Bomb Thinking

In my recurring dream of the bomb, which I had for almost ten years, I would see it falling towards the ground, very slowly, sometimes attached to a parachute. I would stand frozen while a scream welled up within me.

There were times when, although I was awake, the bomb caused almost as strong a reaction in me: when I understood that the world was in the hands of men who seemed almost psychotic, thinkers of intricate and violent thoughts that bore no relation to my reality. I remember two instances in particular, one dealing with nuclear and the other with conventional weapons.

The latter was a device used during the Vietnam war: an ordinary bomb that, when detonated, shot a mass of little steel arrows in all directions. It was an antipersonnel weapon, and when I thought about its implications, it seemed blind and horrible to me, as effective against civilians as against soldiers, and designed sadistically to maim wherever possible, not just kill. When we start thinking this way, the moral gradations are small and ludicrous. But, just as defense attorneys make it a virtue that their client did not torture his victim, but merely dispatched him with a shot to the head, it seemed very reprehensible to me to use a weapon that, instead of merely killing its victims via a blast, shot them full of little steel arrows.

Next, I started thinking about the suspension of morality in the man who would design such a thing. Just as Dr. Guillotine was, fittingly, sent to the guillotine, I wished the designer of the arrow bomb would be shut up in a concrete room with his own invention. (I was fifteen years old.)

The second time I encountered the screaming panic headache, the feeling of being trapped, was reading about the Strategic Arms Limitation Talks during the 1970's, particularly the discussions about the number of warheads a MIRV (Multiple Independently-targeted Re-entry Vehicle) could have. I had the sense that death sat in the room with the negotiators, nodding and smiling. I understand negotiations like those that happened in recent years in South Africa and between Israel and the Palestinians; I understand killers who want to stop; but the nuclear talks, as American negotiator Herbert York confirms, were the santimonious monologing of murderers who want to put on a pious face, but do not wish to stop.

York was involved in the Comprehensive Test ban negotiations, for President Jimmy Carter. His experience was a sad one; after decades of involvement in nuclear weapons development, beginning with his recruitment from school directly into the Manhattan Project, York had come to believe devoutly in a test ban. But his years of negotiating led to no result at all, not because of obstreperousness by the Soviets, but largely because of nitpicking by his own side. On occasion, when the Soviets gave in on a point, York was instructed by his own government to ask for more--which, as everyone knows, is not good faith negotiation.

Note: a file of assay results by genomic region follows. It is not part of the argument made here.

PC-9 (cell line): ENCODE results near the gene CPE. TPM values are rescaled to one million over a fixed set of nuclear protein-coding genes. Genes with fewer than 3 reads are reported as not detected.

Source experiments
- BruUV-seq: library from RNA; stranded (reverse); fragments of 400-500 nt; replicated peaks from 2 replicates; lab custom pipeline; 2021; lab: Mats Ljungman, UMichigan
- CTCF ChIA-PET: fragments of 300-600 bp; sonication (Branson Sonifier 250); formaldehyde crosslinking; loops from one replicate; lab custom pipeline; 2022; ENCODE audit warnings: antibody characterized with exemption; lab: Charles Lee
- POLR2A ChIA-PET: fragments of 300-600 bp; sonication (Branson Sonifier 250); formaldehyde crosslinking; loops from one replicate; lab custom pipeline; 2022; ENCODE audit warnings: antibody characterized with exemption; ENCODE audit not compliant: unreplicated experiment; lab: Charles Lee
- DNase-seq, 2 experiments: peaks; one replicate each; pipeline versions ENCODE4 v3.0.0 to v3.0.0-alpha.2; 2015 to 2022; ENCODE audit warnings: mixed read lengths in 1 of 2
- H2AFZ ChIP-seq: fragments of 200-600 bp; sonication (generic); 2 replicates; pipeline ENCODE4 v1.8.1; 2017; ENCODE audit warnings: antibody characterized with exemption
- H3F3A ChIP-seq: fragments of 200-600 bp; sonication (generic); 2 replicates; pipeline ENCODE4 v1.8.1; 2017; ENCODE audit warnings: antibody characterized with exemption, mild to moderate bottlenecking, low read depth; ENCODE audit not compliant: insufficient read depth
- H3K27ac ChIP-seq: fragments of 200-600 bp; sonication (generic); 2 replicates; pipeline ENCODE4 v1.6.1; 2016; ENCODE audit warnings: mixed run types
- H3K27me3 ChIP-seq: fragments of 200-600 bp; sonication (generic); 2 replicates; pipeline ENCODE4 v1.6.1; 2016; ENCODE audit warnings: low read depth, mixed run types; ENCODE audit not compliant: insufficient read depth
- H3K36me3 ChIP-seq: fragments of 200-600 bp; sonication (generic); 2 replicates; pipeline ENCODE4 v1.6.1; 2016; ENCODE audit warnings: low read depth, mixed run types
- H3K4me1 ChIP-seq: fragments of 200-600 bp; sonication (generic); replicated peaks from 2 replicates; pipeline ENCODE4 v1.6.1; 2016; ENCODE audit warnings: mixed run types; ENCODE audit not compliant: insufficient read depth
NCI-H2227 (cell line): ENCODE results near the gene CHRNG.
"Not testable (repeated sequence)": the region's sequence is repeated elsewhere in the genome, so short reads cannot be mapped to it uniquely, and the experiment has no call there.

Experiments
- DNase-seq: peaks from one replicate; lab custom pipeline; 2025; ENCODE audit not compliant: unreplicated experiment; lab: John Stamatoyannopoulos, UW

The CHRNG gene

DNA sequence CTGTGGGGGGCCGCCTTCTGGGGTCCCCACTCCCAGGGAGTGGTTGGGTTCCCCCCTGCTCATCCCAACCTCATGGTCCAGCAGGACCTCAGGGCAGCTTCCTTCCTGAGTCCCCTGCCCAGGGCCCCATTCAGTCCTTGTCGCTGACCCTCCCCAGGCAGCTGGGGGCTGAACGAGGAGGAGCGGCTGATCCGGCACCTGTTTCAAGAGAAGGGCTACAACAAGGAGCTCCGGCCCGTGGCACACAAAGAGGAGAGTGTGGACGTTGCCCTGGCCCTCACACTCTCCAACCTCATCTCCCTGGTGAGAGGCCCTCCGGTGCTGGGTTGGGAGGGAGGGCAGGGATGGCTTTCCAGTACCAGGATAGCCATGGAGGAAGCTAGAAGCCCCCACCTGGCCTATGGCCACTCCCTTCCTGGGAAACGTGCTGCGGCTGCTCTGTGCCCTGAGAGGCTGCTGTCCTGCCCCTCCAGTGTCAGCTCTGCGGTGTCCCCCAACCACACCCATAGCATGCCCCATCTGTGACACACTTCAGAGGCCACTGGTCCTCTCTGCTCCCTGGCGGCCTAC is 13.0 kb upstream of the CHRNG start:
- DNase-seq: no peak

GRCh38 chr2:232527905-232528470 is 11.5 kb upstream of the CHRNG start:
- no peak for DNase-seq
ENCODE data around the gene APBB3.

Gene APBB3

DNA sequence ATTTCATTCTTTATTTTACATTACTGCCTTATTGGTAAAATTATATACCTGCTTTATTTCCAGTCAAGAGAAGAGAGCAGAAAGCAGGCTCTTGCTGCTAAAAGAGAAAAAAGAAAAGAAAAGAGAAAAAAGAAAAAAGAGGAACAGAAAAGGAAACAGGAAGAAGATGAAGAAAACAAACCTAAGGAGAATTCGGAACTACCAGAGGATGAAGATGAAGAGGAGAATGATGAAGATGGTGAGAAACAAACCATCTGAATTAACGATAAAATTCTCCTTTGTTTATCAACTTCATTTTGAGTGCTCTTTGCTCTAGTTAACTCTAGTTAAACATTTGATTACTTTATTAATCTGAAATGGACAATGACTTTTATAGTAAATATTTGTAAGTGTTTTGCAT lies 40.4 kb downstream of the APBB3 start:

People who did not want a test ban at all had the power and independence, under the decentralized and democratic American system, to bury the negotiations under an avalanche of objections and minor nitpicking, without formally admitting their motives at all:

And in any bureaucratic process, the person who wants only to obstruct the process has an advantage. There is nothing one can do to satisfy him. He does not want some particular change. He simply wants no agreement at all.

"Midway through the test ban negotiation," York says, "the United States became unwilling to discuss issues that we previously wanted to discuss....At that point, the Soviets became convinced there was no chance for a test ban negotiation to succeed, and, from then on, they refused to make even the slightest concession."

Who were these people who torpedoed the negotiations? They are half in love with the bomb. Stanley Kubrick's Dr. Strangelove, subtitled "How I Learned to Stop Worrying and Love the Bomb", captures a rueful truth. Just as there is of the body, there is a radiation of the mind. All human qualities leach out, all cooperation and compassion, and one is left with the calculus of destruction. For a while, it may be arguably in the service of a greater good, but after a short while, it is its own end, the archetype of the Freudian death-wish:

If you say why not bomb them tomorrow, I say why not today? If you say today at 5 o'clock, I say why not one o'clock?

The speaker is not Ted Bundy, John Wayne Gacy, George Metesky, or John Hinckley; it is world-famous mathematician and father of game theory, John von Neumann, who obviously had gotten lost in the sterile, death-like numbers and thought death was the only way to break out:

The difficulty with atomic weapons, and especially with missile-carried atomic weapons, will be that they can decide a war, and do a good deal more in terms of destruction, in less than a month or two weeks. Consequently, the nature of technical surprise will be different from what it was before. It will not be sufficient to know that the enemy has only fifty possible tricks and that you can counter every one of them, but you must also invent some system of being able to counter them practically at the instant they occur.